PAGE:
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Abbott Wins FDA Approval for First Companion Diagnostic in Leukemia

FDA has approved Abbott's companion diagnostic to detect a specific gene deletion in certain leukemia patients, part of its pairing with a drug intended to treat such populations.

In a first for the disease, there is now an FDA-approved companion diagnostic and drug pairing intended to treat a specific population of leukemia patients.

Some patients with a common type of adult leukemia, B-cell chronic lymphocytic leukemia (CLL), have a deletion of the TP53 gene, also known as the 17p deletion. This deletion is linked to a lower response rate to chemotherapy and is more prevalent in relapsing or refractory CLL patients. 

Now, FDA has approved both a new drug targeted at these patients as well as a companion diagnostic to find them. Abbott Molecular's Vysis CLL fluorescence in situ hybridization (FISH) probe kit and AbbVie's Venclexta received FDA approval this week.

"Abbott and Abbvie have obtained the first FDA approval for a targeted therapy and companion diagnostic in the field of leukemia," Kathryn Becker, PhD, global franchise director for oncology and companion diagnostics in Abbott's Molecular Diagnostics business, wrote in an e-mail to MD+DI.

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Venclexta was approved for those CLL patients with the 17p deletion who have received at least one prior therapy. According to an FDA press release about the approval, the drug works against the cancer cell growth-promoting B-cell lymphoma 2 protein.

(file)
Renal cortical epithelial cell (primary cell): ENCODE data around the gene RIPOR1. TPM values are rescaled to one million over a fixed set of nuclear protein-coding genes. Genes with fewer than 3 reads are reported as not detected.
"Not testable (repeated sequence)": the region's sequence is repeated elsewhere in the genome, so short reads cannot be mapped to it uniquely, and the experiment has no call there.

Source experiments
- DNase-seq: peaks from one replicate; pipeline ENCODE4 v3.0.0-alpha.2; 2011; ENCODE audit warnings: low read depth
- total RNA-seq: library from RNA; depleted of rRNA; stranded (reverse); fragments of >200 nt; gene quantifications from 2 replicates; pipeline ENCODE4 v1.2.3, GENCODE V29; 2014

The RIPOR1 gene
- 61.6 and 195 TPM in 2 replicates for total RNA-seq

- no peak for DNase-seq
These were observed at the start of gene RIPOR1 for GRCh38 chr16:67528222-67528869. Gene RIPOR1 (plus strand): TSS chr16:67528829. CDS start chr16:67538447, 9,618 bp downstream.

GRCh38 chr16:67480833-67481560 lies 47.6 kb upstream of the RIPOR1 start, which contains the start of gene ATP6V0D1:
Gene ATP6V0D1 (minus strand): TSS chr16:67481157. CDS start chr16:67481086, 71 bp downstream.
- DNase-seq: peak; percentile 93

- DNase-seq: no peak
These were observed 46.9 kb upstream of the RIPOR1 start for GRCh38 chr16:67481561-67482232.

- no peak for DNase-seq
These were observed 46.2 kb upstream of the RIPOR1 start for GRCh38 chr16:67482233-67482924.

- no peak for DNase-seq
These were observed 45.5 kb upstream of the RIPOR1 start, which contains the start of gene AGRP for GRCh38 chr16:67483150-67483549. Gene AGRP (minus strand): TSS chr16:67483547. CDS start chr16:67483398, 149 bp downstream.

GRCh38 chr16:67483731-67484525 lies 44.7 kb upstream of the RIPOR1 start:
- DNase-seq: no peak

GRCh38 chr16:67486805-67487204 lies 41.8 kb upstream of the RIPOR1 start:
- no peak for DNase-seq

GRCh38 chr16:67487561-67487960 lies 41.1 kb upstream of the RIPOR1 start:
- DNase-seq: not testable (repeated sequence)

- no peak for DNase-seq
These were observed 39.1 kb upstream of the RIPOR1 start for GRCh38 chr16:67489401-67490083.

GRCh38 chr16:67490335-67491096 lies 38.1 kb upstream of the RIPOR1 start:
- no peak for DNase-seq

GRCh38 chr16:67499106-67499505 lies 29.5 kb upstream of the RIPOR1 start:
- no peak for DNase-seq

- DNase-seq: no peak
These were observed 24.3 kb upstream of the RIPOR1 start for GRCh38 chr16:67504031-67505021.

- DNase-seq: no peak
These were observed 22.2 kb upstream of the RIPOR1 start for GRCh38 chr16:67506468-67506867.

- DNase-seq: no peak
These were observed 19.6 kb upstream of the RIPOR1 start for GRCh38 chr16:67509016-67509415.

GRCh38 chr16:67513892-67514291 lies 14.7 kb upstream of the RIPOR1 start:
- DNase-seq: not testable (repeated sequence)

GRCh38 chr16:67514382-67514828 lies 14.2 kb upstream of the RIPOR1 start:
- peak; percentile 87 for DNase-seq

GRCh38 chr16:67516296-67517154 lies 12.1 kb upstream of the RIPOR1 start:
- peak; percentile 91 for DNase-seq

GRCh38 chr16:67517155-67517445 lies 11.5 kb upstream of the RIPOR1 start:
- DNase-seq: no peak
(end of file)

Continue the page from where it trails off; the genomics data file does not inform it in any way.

Becker explained that the Vysis CLL FISH probe kit was used to find eligible patients with the 17p deletion for a global clinical trial of Venclexta. That trial evaluated the efficacy of the drug in CLL patients who had already undergone prior treatment.

"These patients now have a new, targeted therapy that inhibits a protein involved in keeping tumor cells alive," Richard Pazdur, director of the Office of Hematology and Oncology Products in FDA's CDER, said in the release.

According to statistics from the American Cancer Society, there are expected to be approximately 19,000 new cases of CLL in the United States this year, mainly in adults over the age of 55.

Becker pointed out that back in 1998, Abbott put forward one of the the first gene-based diagnostics paired with a drug. That was the company's PathVysion test to detect the HER-2 gene in breast cancer patients, a population that was then eligible for treatment with Herceptin. "PathVysion testing along with Herceptin therapy is one of the first examples of what is recognized as genomic disease management, or personalized medicine," Becker wrote.

The pairing of Abbott's Vysis ALK FISH diagnostic test and Pfizer's XALKORI was the first simultaneous FDA approval of a companion diagnostic and drug, in August 2011, Becker wrote. That companion diagnostic is now considered the "clinical gold standard" in non-small cell lung cancer treatment, she noted.

The Vysis CLL FISH test, used in hospitals and reference labs, is available for doctors to order for their patients now, Becker noted. FISH testing at diagnosis and relapse was included in the recent National Comprehensive Cancer Network's non-Hodgkin's lymphoma guideline update, a category that covers CLL.

[Image courtesy of ABBOTT]

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